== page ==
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 Waste is a term for unwanted items or materials. Synonyms include: garbage, refuse,
trash and rubbish.
 The United Nations Statistics Division defines wastes as ‘materials that are not prime
products (that is products produced for the market) for which the initial user has no
further use in terms of his/her own purposes of production, transformation or
consumption, and of which he/she wants to dispose.
 Wastes may be generated during the extraction of raw materials, the processing of raw
materials into intermediate and final products, the consumption of final products, and
other human activities.
 waste as ‘any substance or object which the holder discards or intends or is required to

Classification of Wastes
According to Sources:
1. Industrial
a. Nuclear plants: It generated radioactive wastes
b. Thermal power plants: It produces fly ash in large quantities
c. Chemical Industries: It produces large quantities of hazardous and toxic
d. Other industries: Other industries produce packing materials, rubbish, organic
wastes, acid, alkali, scrap metals, rubber, plastic, paper, glass, wood, oils, paints,
dyes, etc.
2. Agricultural
a. Farms – fertilizers, pesticides, food wastes, etc
b. Poultry Houses – manure, chicken feathers, dead animals, etc
c. Slaughterhouses – manure, blood, etc.
3. Urban
a. Domestic wastes containing a variety of materials thrown out from homes
Ex: Food waste, Cloth, Waste paper, Glass bottles, Polythene bags, Waste
metals, etc.
b. Commercial wastes: It includes wastes coming out from shops, markets, hotels,
offices, institutions, etc.
Ex: Waste paper, packaging material, cans, bottle, polythene bags, etc.
c. Construction wastes: It includes wastes of construction materials.
Ex: Wood, Concrete, Debris, etc
d. Biomedical wastes: It includes mostly waste organic materials
Ex: Anatomical wastes, Infectious wastes, etc.
According to Legislative Decree:
1. Municipal waste and mixed waste (vegetables, paper, metals, glass, plastics and so on)
2. Bulky urban waste (furniture, equipment, vehicles, construction and demolition waste
other than inert material)
3. Waste subject to special legislation (e.g. hazardous, infectious, radioactive)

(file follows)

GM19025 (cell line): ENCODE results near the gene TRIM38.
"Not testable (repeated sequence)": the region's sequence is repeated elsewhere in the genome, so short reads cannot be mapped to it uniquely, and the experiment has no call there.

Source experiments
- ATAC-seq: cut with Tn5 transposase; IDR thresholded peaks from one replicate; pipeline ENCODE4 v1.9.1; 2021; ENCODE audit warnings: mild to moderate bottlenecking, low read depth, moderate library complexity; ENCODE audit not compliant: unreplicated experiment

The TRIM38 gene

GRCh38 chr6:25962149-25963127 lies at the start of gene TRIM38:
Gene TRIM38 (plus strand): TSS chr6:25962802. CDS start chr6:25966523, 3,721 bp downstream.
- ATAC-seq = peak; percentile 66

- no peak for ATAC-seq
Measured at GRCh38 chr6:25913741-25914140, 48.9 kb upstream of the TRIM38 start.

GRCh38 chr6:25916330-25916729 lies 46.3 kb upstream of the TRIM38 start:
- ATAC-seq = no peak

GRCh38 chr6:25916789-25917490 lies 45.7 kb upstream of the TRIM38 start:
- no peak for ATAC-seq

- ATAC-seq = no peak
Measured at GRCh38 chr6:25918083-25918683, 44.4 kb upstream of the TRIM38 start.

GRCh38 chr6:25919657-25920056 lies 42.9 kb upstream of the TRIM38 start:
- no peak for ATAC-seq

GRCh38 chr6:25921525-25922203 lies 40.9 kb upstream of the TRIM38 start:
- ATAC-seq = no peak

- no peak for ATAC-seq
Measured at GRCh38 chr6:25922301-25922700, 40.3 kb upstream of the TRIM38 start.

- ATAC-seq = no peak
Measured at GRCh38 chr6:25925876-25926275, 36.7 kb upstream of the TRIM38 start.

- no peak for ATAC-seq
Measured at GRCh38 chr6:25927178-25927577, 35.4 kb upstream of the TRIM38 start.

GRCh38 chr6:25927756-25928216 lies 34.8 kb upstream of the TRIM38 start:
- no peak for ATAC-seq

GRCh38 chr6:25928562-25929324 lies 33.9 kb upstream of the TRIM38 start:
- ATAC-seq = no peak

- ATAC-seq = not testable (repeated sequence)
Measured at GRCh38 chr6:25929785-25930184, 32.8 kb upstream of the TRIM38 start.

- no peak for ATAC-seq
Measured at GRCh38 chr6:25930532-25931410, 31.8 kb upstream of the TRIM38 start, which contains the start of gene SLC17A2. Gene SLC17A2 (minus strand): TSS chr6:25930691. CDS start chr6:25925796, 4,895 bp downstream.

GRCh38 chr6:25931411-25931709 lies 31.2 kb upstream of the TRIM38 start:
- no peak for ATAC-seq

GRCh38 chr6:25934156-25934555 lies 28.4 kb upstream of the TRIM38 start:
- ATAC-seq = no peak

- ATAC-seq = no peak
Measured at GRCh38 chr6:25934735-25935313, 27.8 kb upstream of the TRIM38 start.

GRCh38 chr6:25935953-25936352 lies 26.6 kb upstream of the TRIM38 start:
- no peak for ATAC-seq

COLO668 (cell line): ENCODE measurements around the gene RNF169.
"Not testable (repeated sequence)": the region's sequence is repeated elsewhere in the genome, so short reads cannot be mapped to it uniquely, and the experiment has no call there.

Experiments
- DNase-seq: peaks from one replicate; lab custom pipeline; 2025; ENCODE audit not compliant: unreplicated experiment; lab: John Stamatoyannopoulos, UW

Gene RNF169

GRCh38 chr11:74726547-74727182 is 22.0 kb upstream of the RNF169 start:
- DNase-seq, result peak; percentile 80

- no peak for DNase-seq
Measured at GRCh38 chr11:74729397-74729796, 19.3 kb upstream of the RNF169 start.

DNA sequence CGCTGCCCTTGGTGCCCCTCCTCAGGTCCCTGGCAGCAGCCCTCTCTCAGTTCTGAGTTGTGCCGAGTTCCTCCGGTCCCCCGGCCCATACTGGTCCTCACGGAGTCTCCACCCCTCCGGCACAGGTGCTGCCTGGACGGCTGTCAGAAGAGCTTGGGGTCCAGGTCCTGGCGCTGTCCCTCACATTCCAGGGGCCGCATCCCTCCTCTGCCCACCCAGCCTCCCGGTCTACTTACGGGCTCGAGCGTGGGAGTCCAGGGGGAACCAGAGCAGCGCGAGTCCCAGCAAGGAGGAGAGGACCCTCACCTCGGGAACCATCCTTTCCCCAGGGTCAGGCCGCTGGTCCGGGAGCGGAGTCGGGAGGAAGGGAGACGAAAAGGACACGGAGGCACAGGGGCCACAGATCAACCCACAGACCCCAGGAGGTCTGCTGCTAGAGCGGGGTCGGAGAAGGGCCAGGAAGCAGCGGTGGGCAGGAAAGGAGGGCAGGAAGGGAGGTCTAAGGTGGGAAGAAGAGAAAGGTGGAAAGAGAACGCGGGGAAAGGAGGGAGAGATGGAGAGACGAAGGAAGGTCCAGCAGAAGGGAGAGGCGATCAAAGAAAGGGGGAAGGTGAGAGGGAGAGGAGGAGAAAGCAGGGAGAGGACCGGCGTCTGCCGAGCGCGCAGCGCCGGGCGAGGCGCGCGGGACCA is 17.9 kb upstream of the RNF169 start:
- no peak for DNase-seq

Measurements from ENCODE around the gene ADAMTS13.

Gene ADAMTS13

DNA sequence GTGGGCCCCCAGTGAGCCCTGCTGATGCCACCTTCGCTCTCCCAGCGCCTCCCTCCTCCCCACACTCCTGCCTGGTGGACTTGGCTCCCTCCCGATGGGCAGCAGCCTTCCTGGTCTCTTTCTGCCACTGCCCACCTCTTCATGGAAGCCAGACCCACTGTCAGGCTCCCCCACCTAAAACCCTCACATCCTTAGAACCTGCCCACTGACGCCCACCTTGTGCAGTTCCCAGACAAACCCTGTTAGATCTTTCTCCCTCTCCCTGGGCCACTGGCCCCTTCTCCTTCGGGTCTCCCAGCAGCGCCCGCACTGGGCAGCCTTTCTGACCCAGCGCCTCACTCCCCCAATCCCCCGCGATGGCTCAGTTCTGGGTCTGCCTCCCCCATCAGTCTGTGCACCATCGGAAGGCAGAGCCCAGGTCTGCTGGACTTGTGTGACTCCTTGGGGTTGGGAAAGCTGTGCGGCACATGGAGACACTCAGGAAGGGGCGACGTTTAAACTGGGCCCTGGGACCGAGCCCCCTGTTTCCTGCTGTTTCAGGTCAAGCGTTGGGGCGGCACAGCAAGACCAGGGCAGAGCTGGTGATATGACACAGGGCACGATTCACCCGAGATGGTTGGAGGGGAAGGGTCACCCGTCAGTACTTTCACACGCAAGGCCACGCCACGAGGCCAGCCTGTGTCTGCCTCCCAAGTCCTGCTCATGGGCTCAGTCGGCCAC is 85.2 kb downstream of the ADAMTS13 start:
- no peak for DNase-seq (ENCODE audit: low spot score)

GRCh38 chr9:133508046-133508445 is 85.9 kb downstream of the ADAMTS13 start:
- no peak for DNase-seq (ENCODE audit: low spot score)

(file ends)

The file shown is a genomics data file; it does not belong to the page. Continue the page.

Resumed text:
According to its Physical state:
1. Solid waste
2. Liquid waste
3. Gaseous waste
According to Properties
1. Bio-degradable wastes - Those wastes that can be degraded by micro organisms are
called bio-degradable wastes
Ex: Food, vegetables, tea leaves, dry leaves, etc.
2. Non-biodegradable wastes: Urban solid waste materials that cannot be degraded by
micro organisms are called non-biodegradable wastes.
Ex: Polythene bags, scrap materials, glass bottles, etc.
According to Effects to Human & Environment
1. Hazardous waste- any corrosive, combustible, reactive and toxic material that can cause
severe harm to human health and the environment, which may be in the form of liquids,
solids, gases or sludge.
2. Non-hazardous wastes- substances safe to use commercially, industrially, agriculturally, or
economically and do not ignite, corrode, combust, and do not or less affects to human health
and environment.
According to Type
1. Nuclear wastes – includes radioactive substances coming from reactors fuel which is highly
dangerous and requires proper disposal
Ex. C-14, U-235, U-238, U-239, Ra-226, Th, Pu, etc
2. Thermal wastes – release of heat into any segments of environment
Ex. When water was used as coolant is returned to air at higher temperature affects oxygen
supply and ecosystem composition
3. Chemical wastes - These wastes are typically generated from any unnecessary or excess
use of a chemical, excess mixed or unmixed chemicals, and substances or materials
contaminated with chemicals. They are commonly found in the form of mislabeled,